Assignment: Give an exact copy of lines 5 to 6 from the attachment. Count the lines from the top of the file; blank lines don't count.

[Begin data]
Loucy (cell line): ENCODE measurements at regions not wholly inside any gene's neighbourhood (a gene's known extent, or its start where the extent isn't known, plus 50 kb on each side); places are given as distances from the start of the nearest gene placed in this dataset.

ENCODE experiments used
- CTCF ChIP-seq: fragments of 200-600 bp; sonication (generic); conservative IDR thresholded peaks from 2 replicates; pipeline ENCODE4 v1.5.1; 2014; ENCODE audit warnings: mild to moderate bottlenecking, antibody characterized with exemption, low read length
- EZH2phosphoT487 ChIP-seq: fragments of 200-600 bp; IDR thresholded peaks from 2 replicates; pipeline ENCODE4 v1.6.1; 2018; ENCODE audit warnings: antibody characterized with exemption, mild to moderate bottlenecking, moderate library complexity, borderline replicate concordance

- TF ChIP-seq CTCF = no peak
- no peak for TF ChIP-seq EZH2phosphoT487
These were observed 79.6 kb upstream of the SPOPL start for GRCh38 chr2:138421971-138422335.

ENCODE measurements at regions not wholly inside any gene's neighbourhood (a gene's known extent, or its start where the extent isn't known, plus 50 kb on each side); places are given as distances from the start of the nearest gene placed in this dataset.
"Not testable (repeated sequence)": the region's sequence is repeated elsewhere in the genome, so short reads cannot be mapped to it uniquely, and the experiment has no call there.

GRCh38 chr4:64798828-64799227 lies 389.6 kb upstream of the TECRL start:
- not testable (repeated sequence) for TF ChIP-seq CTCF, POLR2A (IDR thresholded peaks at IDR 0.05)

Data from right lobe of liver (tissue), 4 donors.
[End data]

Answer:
- TF ChIP-seq CTCF = no peak
- no peak for TF ChIP-seq EZH2phosphoT487